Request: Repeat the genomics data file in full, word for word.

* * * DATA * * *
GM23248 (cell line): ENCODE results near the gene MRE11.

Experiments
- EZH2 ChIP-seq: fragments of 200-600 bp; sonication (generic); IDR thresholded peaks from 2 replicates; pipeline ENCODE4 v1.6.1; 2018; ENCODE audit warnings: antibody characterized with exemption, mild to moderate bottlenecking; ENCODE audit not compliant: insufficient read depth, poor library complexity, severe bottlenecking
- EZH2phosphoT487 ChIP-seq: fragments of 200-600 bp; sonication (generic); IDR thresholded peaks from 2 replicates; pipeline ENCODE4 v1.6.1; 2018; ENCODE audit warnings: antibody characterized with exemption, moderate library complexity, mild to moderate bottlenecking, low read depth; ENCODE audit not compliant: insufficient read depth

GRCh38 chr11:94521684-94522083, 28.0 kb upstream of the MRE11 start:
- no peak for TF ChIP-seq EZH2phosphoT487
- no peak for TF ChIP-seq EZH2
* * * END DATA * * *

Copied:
GM23248 (cell line): ENCODE results near the gene MRE11.

Experiments
- EZH2 ChIP-seq: fragments of 200-600 bp; sonication (generic); IDR thresholded peaks from 2 replicates; pipeline ENCODE4 v1.6.1; 2018; ENCODE audit warnings: antibody characterized with exemption, mild to moderate bottlenecking; ENCODE audit not compliant: insufficient read depth, poor library complexity, severe bottlenecking
- EZH2phosphoT487 ChIP-seq: fragments of 200-600 bp; sonication (generic); IDR thresholded peaks from 2 replicates; pipeline ENCODE4 v1.6.1; 2018; ENCODE audit warnings: antibody characterized with exemption, moderate library complexity, mild to moderate bottlenecking, low read depth; ENCODE audit not compliant: insufficient read depth

GRCh38 chr11:94521684-94522083, 28.0 kb upstream of the MRE11 start:
- no peak for TF ChIP-seq EZH2phosphoT487
- no peak for TF ChIP-seq EZH2